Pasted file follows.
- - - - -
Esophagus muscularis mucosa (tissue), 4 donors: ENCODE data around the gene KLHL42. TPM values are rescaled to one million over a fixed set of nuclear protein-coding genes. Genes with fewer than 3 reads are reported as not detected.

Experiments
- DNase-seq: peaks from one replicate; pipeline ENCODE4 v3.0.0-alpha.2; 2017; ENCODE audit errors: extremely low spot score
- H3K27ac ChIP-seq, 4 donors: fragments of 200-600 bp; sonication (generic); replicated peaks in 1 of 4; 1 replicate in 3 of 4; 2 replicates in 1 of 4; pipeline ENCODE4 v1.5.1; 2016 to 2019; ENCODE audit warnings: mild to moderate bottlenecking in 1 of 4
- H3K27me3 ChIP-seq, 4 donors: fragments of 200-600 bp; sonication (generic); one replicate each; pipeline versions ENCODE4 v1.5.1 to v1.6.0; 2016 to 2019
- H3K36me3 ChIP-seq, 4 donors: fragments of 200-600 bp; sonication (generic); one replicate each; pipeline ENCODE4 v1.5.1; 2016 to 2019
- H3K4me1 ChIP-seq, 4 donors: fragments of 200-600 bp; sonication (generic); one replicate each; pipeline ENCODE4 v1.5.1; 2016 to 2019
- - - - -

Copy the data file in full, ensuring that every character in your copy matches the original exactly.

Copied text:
Esophagus muscularis mucosa (tissue), 4 donors: ENCODE data around the gene KLHL42. TPM values are rescaled to one million over a fixed set of nuclear protein-coding genes. Genes with fewer than 3 reads are reported as not detected.

Experiments
- DNase-seq: peaks from one replicate; pipeline ENCODE4 v3.0.0-alpha.2; 2017; ENCODE audit errors: extremely low spot score
- H3K27ac ChIP-seq, 4 donors: fragments of 200-600 bp; sonication (generic); replicated peaks in 1 of 4; 1 replicate in 3 of 4; 2 replicates in 1 of 4; pipeline ENCODE4 v1.5.1; 2016 to 2019; ENCODE audit warnings: mild to moderate bottlenecking in 1 of 4
- H3K27me3 ChIP-seq, 4 donors: fragments of 200-600 bp; sonication (generic); one replicate each; pipeline versions ENCODE4 v1.5.1 to v1.6.0; 2016 to 2019
- H3K36me3 ChIP-seq, 4 donors: fragments of 200-600 bp; sonication (generic); one replicate each; pipeline ENCODE4 v1.5.1; 2016 to 2019
- H3K4me1 ChIP-seq, 4 donors: fragments of 200-600 bp; sonication (generic); one replicate each; pipeline ENCODE4 v1.5.1; 2016 to 2019